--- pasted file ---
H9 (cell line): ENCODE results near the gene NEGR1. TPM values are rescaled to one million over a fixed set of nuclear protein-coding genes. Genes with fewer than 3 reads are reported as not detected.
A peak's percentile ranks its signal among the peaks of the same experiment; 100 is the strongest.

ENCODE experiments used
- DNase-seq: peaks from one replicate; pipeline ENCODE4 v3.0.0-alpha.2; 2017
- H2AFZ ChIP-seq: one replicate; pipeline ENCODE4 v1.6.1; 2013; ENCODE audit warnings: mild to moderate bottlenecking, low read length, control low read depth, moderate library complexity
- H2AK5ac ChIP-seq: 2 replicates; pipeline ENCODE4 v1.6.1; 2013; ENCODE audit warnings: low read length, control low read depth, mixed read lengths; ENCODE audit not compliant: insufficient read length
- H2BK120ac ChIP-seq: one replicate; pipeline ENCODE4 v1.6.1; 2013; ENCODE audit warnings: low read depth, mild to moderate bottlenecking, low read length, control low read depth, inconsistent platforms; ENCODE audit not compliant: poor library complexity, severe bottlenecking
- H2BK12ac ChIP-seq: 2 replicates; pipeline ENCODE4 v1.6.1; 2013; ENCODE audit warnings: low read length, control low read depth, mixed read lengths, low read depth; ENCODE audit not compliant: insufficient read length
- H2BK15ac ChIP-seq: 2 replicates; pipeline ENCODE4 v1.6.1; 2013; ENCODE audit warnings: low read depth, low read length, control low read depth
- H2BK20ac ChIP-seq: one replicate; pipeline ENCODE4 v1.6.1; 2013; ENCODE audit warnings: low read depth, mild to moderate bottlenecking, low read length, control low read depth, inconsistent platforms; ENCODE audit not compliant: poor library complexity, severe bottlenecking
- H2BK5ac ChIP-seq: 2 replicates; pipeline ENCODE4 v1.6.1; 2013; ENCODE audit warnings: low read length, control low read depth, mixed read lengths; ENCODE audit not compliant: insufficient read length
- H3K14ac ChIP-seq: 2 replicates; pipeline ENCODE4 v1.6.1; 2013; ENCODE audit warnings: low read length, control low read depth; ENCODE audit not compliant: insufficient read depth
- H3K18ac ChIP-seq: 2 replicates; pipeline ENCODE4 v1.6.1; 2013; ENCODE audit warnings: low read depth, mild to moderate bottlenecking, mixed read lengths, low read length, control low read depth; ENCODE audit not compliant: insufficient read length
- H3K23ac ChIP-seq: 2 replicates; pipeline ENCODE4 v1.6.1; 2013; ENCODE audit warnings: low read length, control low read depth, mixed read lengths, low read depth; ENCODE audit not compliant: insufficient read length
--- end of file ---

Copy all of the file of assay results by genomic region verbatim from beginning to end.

H9 (cell line): ENCODE results near the gene NEGR1. TPM values are rescaled to one million over a fixed set of nuclear protein-coding genes. Genes with fewer than 3 reads are reported as not detected.
A peak's percentile ranks its signal among the peaks of the same experiment; 100 is the strongest.

ENCODE experiments used
- DNase-seq: peaks from one replicate; pipeline ENCODE4 v3.0.0-alpha.2; 2017
- H2AFZ ChIP-seq: one replicate; pipeline ENCODE4 v1.6.1; 2013; ENCODE audit warnings: mild to moderate bottlenecking, low read length, control low read depth, moderate library complexity
- H2AK5ac ChIP-seq: 2 replicates; pipeline ENCODE4 v1.6.1; 2013; ENCODE audit warnings: low read length, control low read depth, mixed read lengths; ENCODE audit not compliant: insufficient read length
- H2BK120ac ChIP-seq: one replicate; pipeline ENCODE4 v1.6.1; 2013; ENCODE audit warnings: low read depth, mild to moderate bottlenecking, low read length, control low read depth, inconsistent platforms; ENCODE audit not compliant: poor library complexity, severe bottlenecking
- H2BK12ac ChIP-seq: 2 replicates; pipeline ENCODE4 v1.6.1; 2013; ENCODE audit warnings: low read length, control low read depth, mixed read lengths, low read depth; ENCODE audit not compliant: insufficient read length
- H2BK15ac ChIP-seq: 2 replicates; pipeline ENCODE4 v1.6.1; 2013; ENCODE audit warnings: low read depth, low read length, control low read depth
- H2BK20ac ChIP-seq: one replicate; pipeline ENCODE4 v1.6.1; 2013; ENCODE audit warnings: low read depth, mild to moderate bottlenecking, low read length, control low read depth, inconsistent platforms; ENCODE audit not compliant: poor library complexity, severe bottlenecking
- H2BK5ac ChIP-seq: 2 replicates; pipeline ENCODE4 v1.6.1; 2013; ENCODE audit warnings: low read length, control low read depth, mixed read lengths; ENCODE audit not compliant: insufficient read length
- H3K14ac ChIP-seq: 2 replicates; pipeline ENCODE4 v1.6.1; 2013; ENCODE audit warnings: low read length, control low read depth; ENCODE audit not compliant: insufficient read depth
- H3K18ac ChIP-seq: 2 replicates; pipeline ENCODE4 v1.6.1; 2013; ENCODE audit warnings: low read depth, mild to moderate bottlenecking, mixed read lengths, low read length, control low read depth; ENCODE audit not compliant: insufficient read length
- H3K23ac ChIP-seq: 2 replicates; pipeline ENCODE4 v1.6.1; 2013; ENCODE audit warnings: low read length, control low read depth, mixed read lengths, low read depth; ENCODE audit not compliant: insufficient read length